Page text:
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Oct 25 2011

Occupy Wall St. Livestream: Day 39

Watch live streaming video from globalrevolution at livestream.com

OccupyWallStreet

The resistance continues at Liberty Square, with free pizza 😉

“I don’t know how to fix this but I know it’s wrong.” ~ Unknown Author

Occupy Wall Street NYC now has a web site for its General Assembly  with up dates and information. Very informative and user friendly. It has information about events, a bulletin board, groups and minutes of the GA meetings.

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NYC General Assembly #OccupyWallStreet

New York Governor, Andrew Cuomo, got told “No, we won’t do that” by Albany’s police and New York State troopers when ordered to clear Occupy Wall Street protesters from a park across the street from the state Capitol and Albany ‘s City Hall:

ALBANY — In a tense battle of wills, state troopers and Albany police held off making arrests of dozens of protesters near the Capitol over the weekend even as Albany’s mayor, under pressure from Gov. Andrew Cuomo’s administration, had urged his police chief to enforce a city curfew.

The situation intensified late Friday evening when Jennings, who has cultivated a strong relationship with Cuomo, directed his department to arrest protesters who refused to leave the city-owned portion of a large park that’s across Washington Avenue from the Capitol and City Hall.

At the Capitol, in anticipation of possibly dozens of arrests, a State Police civil disturbance unit was quietly activated, according to officials briefed on the matter but not authorized to comment publicly. But as the curfew neared, the group of protesters estimated at several hundred moved across an invisible line in the park from state land onto city property.

“We were ready to make arrests if needed, but these people complied with our orders,” a State Police official said. However, he added that State Police supported the defiant posture of Albany police leaders to hold off making arrests for the low-level offense of trespassing, in part because of concern it could incite a riot or draw thousands of protesters in a backlash that could endanger police and the public.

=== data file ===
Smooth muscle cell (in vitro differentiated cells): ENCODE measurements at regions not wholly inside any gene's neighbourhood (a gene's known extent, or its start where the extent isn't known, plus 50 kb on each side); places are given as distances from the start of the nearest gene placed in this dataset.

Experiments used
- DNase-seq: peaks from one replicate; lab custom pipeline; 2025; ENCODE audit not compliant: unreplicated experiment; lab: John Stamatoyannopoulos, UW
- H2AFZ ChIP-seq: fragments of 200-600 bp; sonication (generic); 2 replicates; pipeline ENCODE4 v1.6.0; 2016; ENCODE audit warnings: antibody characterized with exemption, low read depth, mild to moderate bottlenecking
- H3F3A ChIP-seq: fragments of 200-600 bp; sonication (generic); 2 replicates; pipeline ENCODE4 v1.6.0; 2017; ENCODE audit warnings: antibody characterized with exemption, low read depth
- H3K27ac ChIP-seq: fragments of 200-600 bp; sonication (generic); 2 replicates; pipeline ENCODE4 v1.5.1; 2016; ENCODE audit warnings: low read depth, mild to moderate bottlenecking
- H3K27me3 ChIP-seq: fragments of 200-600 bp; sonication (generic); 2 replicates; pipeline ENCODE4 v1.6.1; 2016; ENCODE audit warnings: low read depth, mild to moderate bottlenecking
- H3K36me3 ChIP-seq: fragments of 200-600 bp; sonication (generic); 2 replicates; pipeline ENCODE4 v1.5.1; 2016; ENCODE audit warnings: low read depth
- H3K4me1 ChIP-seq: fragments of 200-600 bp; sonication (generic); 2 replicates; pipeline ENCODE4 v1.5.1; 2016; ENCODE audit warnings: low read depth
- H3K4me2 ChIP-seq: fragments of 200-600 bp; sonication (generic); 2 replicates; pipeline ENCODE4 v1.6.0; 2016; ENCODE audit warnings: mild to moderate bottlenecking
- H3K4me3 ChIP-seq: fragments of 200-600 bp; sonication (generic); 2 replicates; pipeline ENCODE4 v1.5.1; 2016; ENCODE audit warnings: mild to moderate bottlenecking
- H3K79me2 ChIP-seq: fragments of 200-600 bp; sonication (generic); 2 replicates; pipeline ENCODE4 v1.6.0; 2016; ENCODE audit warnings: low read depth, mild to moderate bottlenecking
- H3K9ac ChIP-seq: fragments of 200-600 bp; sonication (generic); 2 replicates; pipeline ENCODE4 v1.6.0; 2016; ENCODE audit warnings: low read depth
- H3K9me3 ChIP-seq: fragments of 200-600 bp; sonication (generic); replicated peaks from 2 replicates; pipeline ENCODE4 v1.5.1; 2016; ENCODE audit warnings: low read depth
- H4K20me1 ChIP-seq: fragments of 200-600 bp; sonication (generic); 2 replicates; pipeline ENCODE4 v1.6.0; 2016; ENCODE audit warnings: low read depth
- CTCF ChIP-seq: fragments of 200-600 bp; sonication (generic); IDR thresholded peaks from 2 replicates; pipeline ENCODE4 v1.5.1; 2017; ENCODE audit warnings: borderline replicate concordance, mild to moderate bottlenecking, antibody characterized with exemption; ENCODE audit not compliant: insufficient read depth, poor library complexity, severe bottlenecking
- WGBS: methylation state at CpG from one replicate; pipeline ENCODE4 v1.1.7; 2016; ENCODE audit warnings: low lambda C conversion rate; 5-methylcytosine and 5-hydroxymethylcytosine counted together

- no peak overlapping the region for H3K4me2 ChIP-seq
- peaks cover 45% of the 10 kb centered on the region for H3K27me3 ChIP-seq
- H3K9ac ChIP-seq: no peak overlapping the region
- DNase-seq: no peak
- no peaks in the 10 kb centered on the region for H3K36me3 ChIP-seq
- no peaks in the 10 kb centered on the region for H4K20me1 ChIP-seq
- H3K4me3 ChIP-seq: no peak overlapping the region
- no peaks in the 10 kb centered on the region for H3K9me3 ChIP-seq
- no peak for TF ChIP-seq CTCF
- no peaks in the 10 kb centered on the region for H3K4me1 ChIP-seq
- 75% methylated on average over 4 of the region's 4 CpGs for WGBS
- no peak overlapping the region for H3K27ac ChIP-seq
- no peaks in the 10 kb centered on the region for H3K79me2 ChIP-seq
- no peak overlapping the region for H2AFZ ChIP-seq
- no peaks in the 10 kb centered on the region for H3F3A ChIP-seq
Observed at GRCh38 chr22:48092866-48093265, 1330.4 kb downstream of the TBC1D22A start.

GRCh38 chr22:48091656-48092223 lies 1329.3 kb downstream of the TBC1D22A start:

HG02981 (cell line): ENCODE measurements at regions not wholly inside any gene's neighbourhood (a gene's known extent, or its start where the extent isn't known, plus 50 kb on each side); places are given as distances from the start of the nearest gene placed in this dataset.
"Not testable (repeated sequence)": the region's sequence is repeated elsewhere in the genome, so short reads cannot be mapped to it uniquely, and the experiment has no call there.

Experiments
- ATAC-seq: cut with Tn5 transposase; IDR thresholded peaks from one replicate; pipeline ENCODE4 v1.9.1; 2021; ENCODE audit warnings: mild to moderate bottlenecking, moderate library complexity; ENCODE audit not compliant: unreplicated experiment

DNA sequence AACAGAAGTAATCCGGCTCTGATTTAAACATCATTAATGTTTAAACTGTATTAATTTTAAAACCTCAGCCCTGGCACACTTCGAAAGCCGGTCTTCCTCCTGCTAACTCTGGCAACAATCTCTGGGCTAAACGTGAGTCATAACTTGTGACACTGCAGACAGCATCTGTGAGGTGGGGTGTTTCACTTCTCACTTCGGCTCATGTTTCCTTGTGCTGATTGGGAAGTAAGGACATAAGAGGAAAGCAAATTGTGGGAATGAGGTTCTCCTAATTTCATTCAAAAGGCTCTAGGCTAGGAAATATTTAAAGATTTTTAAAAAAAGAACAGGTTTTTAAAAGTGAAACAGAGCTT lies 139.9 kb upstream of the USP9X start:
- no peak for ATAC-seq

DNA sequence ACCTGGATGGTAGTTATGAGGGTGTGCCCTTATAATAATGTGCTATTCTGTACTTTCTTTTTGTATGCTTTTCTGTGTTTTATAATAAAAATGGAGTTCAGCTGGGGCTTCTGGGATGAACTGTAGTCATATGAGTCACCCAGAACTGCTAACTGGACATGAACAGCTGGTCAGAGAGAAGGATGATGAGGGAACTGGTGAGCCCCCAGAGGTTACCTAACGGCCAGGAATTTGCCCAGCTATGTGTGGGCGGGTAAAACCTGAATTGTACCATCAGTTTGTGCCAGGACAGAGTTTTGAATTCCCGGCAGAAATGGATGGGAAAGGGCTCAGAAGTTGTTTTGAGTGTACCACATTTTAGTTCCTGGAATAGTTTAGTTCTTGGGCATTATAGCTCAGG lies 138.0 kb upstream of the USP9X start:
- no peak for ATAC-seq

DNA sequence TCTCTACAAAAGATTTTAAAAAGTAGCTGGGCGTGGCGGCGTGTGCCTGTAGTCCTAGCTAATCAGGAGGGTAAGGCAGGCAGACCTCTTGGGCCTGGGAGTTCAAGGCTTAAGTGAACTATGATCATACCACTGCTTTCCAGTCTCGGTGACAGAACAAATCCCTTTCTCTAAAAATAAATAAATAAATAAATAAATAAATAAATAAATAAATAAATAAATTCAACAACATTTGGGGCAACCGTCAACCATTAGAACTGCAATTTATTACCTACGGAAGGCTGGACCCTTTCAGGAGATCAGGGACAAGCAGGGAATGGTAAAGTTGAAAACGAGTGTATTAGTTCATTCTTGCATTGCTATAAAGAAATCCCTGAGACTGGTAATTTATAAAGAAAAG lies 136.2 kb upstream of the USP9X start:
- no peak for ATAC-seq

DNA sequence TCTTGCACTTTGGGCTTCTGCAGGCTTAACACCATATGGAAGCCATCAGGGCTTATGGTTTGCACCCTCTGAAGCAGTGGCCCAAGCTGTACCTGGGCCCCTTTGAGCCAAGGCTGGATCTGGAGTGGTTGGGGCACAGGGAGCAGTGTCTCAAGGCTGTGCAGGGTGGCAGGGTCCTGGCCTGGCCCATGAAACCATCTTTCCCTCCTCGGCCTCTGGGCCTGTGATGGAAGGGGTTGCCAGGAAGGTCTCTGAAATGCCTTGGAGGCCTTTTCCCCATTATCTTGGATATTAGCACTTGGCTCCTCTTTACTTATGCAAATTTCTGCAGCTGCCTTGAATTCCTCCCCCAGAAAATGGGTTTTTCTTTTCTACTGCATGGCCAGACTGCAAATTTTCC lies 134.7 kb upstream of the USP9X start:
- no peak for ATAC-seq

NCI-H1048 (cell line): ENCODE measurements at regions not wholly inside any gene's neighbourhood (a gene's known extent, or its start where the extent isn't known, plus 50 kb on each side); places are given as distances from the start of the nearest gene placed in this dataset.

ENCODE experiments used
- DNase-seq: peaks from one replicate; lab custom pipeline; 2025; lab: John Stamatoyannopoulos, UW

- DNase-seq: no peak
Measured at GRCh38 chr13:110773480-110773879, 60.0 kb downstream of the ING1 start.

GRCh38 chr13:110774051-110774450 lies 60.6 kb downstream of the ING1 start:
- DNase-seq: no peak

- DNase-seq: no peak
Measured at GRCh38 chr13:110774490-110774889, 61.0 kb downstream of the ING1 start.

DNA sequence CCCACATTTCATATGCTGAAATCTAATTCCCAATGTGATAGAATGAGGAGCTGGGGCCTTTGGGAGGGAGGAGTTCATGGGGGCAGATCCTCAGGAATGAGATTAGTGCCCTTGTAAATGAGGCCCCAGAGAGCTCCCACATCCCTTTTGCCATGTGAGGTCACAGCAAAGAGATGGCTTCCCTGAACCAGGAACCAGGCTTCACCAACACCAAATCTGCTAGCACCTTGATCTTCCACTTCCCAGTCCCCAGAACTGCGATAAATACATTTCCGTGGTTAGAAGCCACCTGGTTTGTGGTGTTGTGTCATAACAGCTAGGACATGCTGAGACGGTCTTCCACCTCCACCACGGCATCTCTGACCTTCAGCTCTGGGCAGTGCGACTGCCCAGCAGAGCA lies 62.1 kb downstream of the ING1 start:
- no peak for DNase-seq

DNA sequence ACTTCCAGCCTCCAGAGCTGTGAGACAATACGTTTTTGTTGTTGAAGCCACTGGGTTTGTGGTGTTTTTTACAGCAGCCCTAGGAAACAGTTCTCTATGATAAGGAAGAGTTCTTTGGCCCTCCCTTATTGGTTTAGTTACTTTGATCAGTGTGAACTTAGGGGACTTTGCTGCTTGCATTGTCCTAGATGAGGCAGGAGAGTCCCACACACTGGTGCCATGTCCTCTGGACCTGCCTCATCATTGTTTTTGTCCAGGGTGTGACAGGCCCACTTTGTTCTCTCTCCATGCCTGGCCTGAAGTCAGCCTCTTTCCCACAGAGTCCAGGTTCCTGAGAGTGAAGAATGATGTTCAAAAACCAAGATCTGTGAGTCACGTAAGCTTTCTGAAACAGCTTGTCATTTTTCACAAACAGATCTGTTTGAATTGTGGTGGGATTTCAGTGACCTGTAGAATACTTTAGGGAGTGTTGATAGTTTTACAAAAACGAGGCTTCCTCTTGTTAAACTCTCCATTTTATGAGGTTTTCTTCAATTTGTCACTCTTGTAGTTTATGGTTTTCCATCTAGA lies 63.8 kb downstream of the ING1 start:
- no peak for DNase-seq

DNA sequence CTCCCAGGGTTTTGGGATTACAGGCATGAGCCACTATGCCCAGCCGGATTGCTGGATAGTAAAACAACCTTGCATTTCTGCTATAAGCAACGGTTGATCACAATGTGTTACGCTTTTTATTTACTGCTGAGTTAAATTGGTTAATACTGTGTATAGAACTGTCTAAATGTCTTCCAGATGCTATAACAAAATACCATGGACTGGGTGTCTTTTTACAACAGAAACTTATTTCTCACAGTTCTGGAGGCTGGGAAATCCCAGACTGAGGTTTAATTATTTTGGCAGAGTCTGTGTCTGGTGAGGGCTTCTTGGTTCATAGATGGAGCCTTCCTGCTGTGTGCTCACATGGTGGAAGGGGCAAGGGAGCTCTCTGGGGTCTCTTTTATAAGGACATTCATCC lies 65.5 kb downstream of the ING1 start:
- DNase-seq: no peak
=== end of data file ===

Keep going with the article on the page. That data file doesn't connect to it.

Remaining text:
“We don’t have those resources, and these people were not causing trouble,” the official said. “The bottom line is the police know policing, not the governor and not the mayor.”

And to add to the ego deflation for Gov. Cuomo, Albany County District Attorney David Soares has stated:

“Our official policy with peaceful protesters is that unless there is property damage or injuries to law enforcement, we don’t prosecute people protesting,” Soares said. “If law enforcement engaged in a pre-emptive strike and started arresting people I believe it would lead to calamitous results, and the people protesting so far are peaceful.”

The camp has been named “Cuomoville

Albany Occupy Protests Hit Millionaire Tax, Cuomo

Some protesters Monday were angry with the governor.

“Gov. Cuomo’s new name is Gov. 1 Percent because that’s who he chooses to represent – the more wealthy residents of New York state, those on Wall Street, his backers and supporters,” said Victorio Reyes, 37, a community organizer with the Social Justice Center of Albany who was making video reports from the park. “We’re not going to stand for it.”

Cuomo insists the temporary surcharge on incomes over $200,000 should expire Dec. 31, as planned when it was created under Gov. David Paterson to address a fiscal crisis. Cuomo and other opponents of the tax say it and a new proposal to tax earnings over $1 million would drive tax revenue and jobs out of state.

Throw Them Out With the Trash: Why Homelessness Is Becoming an Occupy Wall Street Issue

by Barbars Ehrenreich

As anyone knows who has ever had to set up a military encampment or build a village from the ground up, occupations pose staggering logistical problems. Large numbers of people must be fed and kept reasonably warm and dry. Trash has to be removed; medical care and rudimentary security provided — to which ends a dozen or more committees may toil night and day. But for the individual occupier, one problem often overshadows everything else, including job loss, the destruction of the middle class, and the reign of the 1%. And that is the single question: Where am I going to pee?

Some of the Occupy Wall Street encampments now spreading across the U.S. have access to Port-o-Potties (Freedom Plaza in Washington, D.C.) or, better yet, restrooms with sinks and running water (Fort Wayne, Indiana). Others require their residents to forage on their own. At Zuccotti Park, just blocks from Wall Street, this means long waits for the restroom at a nearby Burger King or somewhat shorter ones at a Starbucks a block away. At McPherson Square in D.C., a twenty-something occupier showed me the pizza parlor where she can cop a pee during the hours it’s open, as well as the alley where she crouches late at night. Anyone with restroom-related issues — arising from age, pregnancy, prostate problems, or irritable bowel syndrome — should prepare to join the revolution in diapers.

Of course, political protesters do not face the challenges of urban camping alone. Homeless people confront the same issues every day: how to scrape together meals, keep warm at night by covering themselves with cardboard or tarp, and relieve themselves without committing a crime. Public restrooms are sparse in American cities — “as if the need to go to the bathroom does not exist,” travel expert Arthur Frommer once observed.  And yet to yield to bladder pressure is to risk arrest.

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